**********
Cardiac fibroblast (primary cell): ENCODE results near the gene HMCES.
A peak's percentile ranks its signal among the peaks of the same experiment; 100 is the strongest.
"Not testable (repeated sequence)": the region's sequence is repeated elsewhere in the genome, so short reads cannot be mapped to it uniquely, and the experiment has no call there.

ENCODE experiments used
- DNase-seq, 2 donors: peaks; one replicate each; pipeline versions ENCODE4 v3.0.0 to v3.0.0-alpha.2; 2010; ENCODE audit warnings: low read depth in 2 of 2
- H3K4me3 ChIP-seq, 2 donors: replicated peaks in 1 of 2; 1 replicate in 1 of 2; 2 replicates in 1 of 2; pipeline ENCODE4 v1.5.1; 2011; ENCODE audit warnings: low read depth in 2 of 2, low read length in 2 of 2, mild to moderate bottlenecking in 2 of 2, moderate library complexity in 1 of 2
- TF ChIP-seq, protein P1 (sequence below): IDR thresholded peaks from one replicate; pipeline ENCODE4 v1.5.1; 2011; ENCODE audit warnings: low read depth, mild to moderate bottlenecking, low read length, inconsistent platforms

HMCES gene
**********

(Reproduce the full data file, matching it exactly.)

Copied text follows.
Cardiac fibroblast (primary cell): ENCODE results near the gene HMCES.
A peak's percentile ranks its signal among the peaks of the same experiment; 100 is the strongest.
"Not testable (repeated sequence)": the region's sequence is repeated elsewhere in the genome, so short reads cannot be mapped to it uniquely, and the experiment has no call there.

ENCODE experiments used
- DNase-seq, 2 donors: peaks; one replicate each; pipeline versions ENCODE4 v3.0.0 to v3.0.0-alpha.2; 2010; ENCODE audit warnings: low read depth in 2 of 2
- H3K4me3 ChIP-seq, 2 donors: replicated peaks in 1 of 2; 1 replicate in 1 of 2; 2 replicates in 1 of 2; pipeline ENCODE4 v1.5.1; 2011; ENCODE audit warnings: low read depth in 2 of 2, low read length in 2 of 2, mild to moderate bottlenecking in 2 of 2, moderate library complexity in 1 of 2
- TF ChIP-seq, protein P1 (sequence below): IDR thresholded peaks from one replicate; pipeline ENCODE4 v1.5.1; 2011; ENCODE audit warnings: low read depth, mild to moderate bottlenecking, low read length, inconsistent platforms

HMCES gene